Tony is now back with dinner. The car horn, the screaming, and this time, also a bell of some sort, tell us he’s here. I head down to join Lou and Actor-Man, who have already gone down to meet him. Tony awaits with a shrimp scampi for his main entree. And there’s something else. It appears we have a visitor that Actor-Man has made friends with – Robert, a guy decked out like he’s going on safari.
His big Desert Storm Humvee is loaded to the nines with every kind of computerized gadget, tracking device, telescope, radar, scanner, viral map, night vision camera, satellite radio, and eletronic gizmo ever invented. The tires look like they belong on a tanker truck. I’m sure there’s a few guns in there too, maybe the same ones we encountered yesterday. A SWAT command mobile unit wouldn’t be as loaded. “Wow!” I say as he invites me to look inside.
-Hey, so Actor-Man here tells me you guys are shooting a movie, huh?
-Yeah. And you are…?
-Robert, nice to meet you. We’ve been watching you.
-We? Who’s we?
-All us neighbors. Through our telescopes. We live in that sub-division.
-You have telescopes at home too?
-Sure, we all have telescopes. At home, in our cars, on our guns, you name it.
-Yeah, we were wondering what you were filming. We watched you all day yesterday.
-All day? You can see that far?
-Sure, I can tell you what you had for lunch.
-Hopefully not what I shit for lunch.
He laughs. I’m not really kidding.
-So you guys ran from the target shooters yesterday, huh? I don’t blame you.
He’s a jovial guy, quite friendly, charismatic even. Dare I say, even quite attractive, in a desert rat, safari-man kind of way. I don’t think he bears any ill will and is nice to get to know, but it sure is unnerving to know a whole town has been spying on you at super magnitude.
-Well, nice meeting you. I’ve got to get back to my crew. They’re waiting for me to bring dinner.
-Oh, I can help carry it. Actor-Man has invited me to the set, see what’s going on.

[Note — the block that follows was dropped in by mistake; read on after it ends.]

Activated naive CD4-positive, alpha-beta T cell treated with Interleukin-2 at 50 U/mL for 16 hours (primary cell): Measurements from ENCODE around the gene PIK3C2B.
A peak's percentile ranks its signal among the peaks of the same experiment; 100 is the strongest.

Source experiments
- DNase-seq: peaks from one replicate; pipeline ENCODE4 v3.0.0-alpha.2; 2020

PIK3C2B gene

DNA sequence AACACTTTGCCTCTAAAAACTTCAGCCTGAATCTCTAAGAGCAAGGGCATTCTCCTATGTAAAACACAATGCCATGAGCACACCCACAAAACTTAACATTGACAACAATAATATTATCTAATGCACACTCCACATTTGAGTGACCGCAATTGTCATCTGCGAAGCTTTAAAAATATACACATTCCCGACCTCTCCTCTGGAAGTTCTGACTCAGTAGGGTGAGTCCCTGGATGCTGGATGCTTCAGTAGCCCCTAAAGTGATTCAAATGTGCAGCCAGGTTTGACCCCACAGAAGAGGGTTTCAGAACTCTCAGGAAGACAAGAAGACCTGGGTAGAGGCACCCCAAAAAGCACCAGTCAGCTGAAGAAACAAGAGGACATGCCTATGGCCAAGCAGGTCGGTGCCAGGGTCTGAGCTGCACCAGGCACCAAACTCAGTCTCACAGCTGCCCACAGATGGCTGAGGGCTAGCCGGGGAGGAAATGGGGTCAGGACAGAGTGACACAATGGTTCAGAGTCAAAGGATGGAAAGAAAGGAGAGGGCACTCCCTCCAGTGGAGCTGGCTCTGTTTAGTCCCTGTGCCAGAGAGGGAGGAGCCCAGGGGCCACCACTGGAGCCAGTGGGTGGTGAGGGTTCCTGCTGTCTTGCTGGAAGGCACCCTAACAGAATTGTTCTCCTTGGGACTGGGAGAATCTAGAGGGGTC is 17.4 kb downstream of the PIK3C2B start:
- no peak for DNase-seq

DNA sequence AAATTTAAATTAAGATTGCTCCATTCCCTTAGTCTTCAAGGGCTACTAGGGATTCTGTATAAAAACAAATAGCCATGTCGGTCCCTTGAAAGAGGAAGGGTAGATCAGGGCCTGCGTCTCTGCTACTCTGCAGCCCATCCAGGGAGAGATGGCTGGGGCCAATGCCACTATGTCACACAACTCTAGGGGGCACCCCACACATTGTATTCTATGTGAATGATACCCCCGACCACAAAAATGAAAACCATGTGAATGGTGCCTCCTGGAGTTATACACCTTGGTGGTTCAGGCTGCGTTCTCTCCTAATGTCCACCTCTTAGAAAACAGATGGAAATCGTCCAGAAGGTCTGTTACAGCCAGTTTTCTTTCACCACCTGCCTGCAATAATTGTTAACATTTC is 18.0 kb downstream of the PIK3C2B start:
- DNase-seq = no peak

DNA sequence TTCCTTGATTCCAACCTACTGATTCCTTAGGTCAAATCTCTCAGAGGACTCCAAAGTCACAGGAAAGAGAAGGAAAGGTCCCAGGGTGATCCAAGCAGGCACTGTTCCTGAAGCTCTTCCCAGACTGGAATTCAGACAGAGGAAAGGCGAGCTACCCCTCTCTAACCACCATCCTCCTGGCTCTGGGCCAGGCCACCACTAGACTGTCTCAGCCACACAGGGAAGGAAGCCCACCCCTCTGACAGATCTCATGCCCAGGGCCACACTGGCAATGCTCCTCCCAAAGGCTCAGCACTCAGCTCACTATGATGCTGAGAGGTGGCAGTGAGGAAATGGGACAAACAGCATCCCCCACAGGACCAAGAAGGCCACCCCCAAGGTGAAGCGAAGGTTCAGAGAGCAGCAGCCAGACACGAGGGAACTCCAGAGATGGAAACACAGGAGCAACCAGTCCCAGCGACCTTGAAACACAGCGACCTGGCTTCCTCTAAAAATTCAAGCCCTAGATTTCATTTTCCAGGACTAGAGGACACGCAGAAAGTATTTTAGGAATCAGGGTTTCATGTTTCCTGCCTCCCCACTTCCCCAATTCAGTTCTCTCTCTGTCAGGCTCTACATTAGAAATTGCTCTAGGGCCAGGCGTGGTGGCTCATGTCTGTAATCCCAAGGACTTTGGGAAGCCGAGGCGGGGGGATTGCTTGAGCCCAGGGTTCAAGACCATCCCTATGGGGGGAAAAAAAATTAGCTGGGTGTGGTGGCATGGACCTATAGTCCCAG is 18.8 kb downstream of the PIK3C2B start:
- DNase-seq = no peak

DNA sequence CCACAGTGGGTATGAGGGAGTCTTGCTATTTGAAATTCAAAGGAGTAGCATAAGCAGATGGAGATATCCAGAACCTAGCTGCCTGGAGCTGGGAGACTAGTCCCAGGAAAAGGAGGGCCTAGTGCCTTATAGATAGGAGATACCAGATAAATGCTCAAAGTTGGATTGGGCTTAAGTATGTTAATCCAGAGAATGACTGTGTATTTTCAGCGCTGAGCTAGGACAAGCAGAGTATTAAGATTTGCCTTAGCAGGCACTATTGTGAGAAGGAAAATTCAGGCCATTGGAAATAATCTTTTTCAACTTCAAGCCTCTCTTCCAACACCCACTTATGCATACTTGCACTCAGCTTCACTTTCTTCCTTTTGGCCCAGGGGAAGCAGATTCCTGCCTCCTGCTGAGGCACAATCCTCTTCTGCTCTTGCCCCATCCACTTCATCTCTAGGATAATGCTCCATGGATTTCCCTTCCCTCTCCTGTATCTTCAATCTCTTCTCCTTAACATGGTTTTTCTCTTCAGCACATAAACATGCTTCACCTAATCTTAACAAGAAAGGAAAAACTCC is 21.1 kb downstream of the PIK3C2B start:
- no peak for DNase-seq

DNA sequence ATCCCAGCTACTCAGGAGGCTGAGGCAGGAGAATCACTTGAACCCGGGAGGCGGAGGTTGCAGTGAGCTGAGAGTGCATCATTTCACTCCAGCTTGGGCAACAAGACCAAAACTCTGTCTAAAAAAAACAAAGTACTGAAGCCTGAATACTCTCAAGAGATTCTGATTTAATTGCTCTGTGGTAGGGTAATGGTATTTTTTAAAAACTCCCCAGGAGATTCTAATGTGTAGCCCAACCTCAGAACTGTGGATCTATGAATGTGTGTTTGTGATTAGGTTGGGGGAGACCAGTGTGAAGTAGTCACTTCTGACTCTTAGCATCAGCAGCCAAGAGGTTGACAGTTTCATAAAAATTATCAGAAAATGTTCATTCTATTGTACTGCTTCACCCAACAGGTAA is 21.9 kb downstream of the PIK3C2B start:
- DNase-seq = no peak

-What??? Actor-Man? But… he’s not the boss. And we have a permit.
-I just wanted to see. If it’s a problem, I’ll leave.
-No, it’s not a problem. That’s Actor-Man who pipes up.
My blood starts to boil. Somehow I feel very protective of my crew and my film and what we’re doing.
-Well, I will have to see if it’s all right with everyone. I’ll come back and let you know.
I head back up the canyon with dinners for us and the crew. I think, maybe it’s OK. The guy is pretty nice. He’s just curious and wants to see what goes on.
I tell the crew. And all of them hit the roof (though there is no roof). All at the same time.
-What does Actor-Man think he’s doing? Why is he making decisions that affect all of us? This guy’s a stranger, we’ve got thousands and thousands of dollars in gear, and yesterday we almost got shot by some of these gangbangers!
-I know, I know.
I don’t want to say that Robert is so nice, he’s kind of co-opted me as a friend, and that he’s got more gear in his Humvee than all of our gear put together, so he really doesn’t need it, and he certainly doesn’t look like a gangbanger.
I am torn between the two sides. Just then Actor-Man brings Robert up, even though I had told them to wait. That sends my blood shooting through my head.
-I can’t handle this.
-I’ll handle it. That’s Mr. Alpha Military Guy.
I am quite willing to let him carry this one. He quietly takes Actor-Man and Robert a ways off and speaks in dulcet but manly tones. When he returns, both the other two are headed down the hill.
-He was a nice guy, I say. I feel a wistfulness. He might have been a nice man to know. Attractive, charming. Though full of guns and telescopes…
-Nice or not, we have to be careful who we bring on set.
On the bright side, the shrimp scampi is to die for. Some of the crew make fun of Tony the caterer and his walk and his weird greasy ways, but I think he’s come through really good for us at the last minute. Sure, his food sometimes tastes of discount store food. But all in all, pretty good. This shrimp scampi is good enough for three servings on my part. Never mind where he got shrimp in this desert; 24-hour desert Walmart, I suppose. Best to just enjoy it.
Soon even the angry crew is laughing when I tell them about Robert’s safari HumVee truck, and how the neighbors are eying us through their telescopes right now even as we eat our shrimp scampi.
-Do these people have nothing better to do?
-That’s what they do here – look through telescopes and shoot guns. And run dune buggies and HumVees through the sand at night. It’s the way of the desert.
Later, Actor-Man returns sans Robert. A new crisis hits when we realize the scene I have written just does not work. It – just – does – not – work. And it’s obvious to everyone. How did I write such a badly motivated scene? After a lot of rigamarole and squirming and arguing and hemming and hawing and re-dos, we manage to save it. We change everything, pretty much improvising our way through it. Somehow it comes out. I think.
But I sure was sweating there for a couple of hours. Wondering if I should give up filmmaking and screenwriting. And finally, the longest day of our entire film shoot is wrapped. Witnessed, I’m sure, by dozens of roving telescopes…